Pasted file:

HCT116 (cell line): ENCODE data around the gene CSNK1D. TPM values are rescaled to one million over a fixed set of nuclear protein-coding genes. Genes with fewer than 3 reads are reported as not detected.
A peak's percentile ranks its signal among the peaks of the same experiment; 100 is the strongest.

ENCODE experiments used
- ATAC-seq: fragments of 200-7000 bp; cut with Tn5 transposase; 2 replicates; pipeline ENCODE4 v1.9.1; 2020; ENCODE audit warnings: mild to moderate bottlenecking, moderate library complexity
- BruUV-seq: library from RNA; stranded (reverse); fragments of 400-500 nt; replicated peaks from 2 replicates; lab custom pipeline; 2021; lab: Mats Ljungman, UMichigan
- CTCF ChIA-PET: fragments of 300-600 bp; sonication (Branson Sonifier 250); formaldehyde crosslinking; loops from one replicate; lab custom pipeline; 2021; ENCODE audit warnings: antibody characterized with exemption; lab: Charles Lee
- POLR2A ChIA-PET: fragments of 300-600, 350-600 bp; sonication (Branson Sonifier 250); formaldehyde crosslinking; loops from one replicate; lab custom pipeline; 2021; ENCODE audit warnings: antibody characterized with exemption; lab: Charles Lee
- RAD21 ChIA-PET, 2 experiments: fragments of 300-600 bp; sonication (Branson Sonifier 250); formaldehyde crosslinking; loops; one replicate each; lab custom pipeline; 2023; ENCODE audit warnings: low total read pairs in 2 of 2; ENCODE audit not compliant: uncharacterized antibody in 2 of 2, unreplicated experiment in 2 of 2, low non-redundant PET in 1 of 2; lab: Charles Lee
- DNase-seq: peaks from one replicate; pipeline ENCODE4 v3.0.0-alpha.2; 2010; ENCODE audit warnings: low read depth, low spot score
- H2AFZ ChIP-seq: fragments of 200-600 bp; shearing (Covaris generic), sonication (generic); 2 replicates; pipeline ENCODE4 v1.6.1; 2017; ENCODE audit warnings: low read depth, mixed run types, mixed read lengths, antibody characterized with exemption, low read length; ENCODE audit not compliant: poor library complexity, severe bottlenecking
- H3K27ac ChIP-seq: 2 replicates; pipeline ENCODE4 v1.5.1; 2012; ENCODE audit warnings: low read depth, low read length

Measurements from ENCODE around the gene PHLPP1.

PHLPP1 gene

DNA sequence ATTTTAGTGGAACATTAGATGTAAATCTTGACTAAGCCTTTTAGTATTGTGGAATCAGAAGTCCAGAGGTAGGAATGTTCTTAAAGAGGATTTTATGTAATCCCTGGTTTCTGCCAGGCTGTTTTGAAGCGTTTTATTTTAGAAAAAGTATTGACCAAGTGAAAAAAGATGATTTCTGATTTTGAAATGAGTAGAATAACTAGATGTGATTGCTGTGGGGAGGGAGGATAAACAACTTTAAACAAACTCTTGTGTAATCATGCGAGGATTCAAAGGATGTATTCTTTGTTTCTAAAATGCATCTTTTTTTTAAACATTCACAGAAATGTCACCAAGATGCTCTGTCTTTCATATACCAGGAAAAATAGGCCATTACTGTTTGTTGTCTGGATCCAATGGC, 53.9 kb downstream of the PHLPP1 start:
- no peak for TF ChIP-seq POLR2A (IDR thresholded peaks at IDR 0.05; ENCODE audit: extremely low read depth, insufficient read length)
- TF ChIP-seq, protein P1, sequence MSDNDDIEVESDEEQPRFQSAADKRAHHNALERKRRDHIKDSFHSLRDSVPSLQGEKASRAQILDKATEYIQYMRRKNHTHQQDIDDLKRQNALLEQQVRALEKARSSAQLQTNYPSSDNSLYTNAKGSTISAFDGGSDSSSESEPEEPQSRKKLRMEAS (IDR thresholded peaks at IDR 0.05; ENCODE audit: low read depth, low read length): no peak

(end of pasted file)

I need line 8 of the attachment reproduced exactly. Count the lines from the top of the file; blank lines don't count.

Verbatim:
- RAD21 ChIA-PET, 2 experiments: fragments of 300-600 bp; sonication (Branson Sonifier 250); formaldehyde crosslinking; loops; one replicate each; lab custom pipeline; 2023; ENCODE audit warnings: low total read pairs in 2 of 2; ENCODE audit not compliant: uncharacterized antibody in 2 of 2, unreplicated experiment in 2 of 2, low non-redundant PET in 1 of 2; lab: Charles Lee